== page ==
A freshman Republican representative from Virginia introduced legislation this week that would end the federal prohibition on marijuana use and allow states to fully set their own course on marijuana policy.
A DOJ crackdown on state-licensed cannabusinesses would be contrary to public opinion, Trump’s promises, and the Constitution. A large majority of Americans, including most Republicans, think that’s a bad idea, according to poll numbers released the same day as Spicer’s comments.
The federal prison population is on the decline, but a new attorney general who talks tough on drugs and crime and already has indicated a looming need for private prison cells seems poised to usher in a reversal of that trend.
The bipartisan Congressional Cannabis Caucus released the following statement in response to White House press secretary Sean Spicer’s suggestion that the Trump administration will step up enforcement of federal laws against recreational marijuana.
White House Press Secretary Sean Spicer is suggesting the Trump administration may crack down on states that have legalized recreational marijuana.
The 9th U.S. Circuit Court of Appeals has ruled that a federal ban on selling guns to medical marijuana card holders doesn’t violate the Second Amendment.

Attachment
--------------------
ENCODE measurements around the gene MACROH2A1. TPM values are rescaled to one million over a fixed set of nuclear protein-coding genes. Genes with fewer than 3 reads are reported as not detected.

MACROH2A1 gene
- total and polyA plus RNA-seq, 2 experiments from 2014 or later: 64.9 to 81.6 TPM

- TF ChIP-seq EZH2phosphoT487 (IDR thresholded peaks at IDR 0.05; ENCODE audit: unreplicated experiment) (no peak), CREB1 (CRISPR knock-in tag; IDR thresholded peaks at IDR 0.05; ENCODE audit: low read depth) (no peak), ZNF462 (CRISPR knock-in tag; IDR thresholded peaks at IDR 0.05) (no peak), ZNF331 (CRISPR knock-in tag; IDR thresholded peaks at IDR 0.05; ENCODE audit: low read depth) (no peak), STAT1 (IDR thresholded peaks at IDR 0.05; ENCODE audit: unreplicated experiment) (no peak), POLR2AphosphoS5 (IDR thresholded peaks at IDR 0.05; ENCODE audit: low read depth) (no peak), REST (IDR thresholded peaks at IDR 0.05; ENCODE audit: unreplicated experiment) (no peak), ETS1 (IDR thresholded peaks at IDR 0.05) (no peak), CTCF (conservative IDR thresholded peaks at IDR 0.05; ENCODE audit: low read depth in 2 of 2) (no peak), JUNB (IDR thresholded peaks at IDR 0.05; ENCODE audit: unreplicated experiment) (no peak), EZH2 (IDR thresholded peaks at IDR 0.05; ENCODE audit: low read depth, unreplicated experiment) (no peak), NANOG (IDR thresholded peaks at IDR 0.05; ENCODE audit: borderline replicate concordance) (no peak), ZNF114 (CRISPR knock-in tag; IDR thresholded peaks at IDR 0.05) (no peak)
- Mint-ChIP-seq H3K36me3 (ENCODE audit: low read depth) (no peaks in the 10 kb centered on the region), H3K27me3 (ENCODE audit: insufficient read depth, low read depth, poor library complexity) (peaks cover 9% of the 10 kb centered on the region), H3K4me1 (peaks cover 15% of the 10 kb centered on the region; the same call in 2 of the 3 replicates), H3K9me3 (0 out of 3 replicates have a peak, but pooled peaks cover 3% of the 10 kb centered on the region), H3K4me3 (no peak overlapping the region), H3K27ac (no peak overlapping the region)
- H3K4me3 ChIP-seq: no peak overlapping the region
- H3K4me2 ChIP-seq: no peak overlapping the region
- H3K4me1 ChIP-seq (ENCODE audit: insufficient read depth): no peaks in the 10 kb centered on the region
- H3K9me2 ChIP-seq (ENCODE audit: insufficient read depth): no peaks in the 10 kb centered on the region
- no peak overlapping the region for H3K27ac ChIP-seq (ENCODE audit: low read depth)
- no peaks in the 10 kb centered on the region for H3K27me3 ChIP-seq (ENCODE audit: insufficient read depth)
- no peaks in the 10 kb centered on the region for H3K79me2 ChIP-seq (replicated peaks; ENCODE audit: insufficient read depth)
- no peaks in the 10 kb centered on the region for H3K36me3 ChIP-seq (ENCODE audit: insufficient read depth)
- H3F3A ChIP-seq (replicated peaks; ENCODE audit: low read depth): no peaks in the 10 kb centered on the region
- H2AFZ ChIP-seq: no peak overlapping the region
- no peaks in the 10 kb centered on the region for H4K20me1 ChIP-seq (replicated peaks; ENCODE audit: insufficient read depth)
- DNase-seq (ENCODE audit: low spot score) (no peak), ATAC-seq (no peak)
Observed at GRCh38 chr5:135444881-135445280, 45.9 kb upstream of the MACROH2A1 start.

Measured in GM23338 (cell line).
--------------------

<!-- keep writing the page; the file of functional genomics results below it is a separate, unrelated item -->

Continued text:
Medical marijuana is now sold in nearly half of all states, and even one red state has legalized it for recreational use. Veterans of wars in Iraq and Afghanistan are clamoring for access to treat post-traumatic stress disorder. Loosening pot laws polls better in three swing states than any 2016 presidential candidate.
It may now be legal in Colorado, in Washington State and elsewhere to possess and smoke marijuana, but federal laws outlawing its use — and rules that make it a fireable offense for government workers — have remained rigid. As a result, recruiters for federal agencies are arriving on university campuses in those states with the sobering message that marijuana use will not be tolerated.
Marijuana legalization in Colorado put business owners like Dottie Peterson in a quandary. Peterson doesn’t want workers at the staffing service she operates to use marijuana on the job, though she doesn’t mind if they do it in their free time. But she can’t hire drug users because of her insurance. Many companies, including hers, get better worker’s compensation insurance rates by being a drug-free workplace, so the new employees she hires must pass drug tests.
Should marijuana businesses pay tax on gross profits or net profits? It sounds like a silly question. After all, virtually every business in every country pays tax on net profits, after expenses. But the topsy-turvy rules for marijuana seem to defy logic. And taxes are clearly a big topic these days.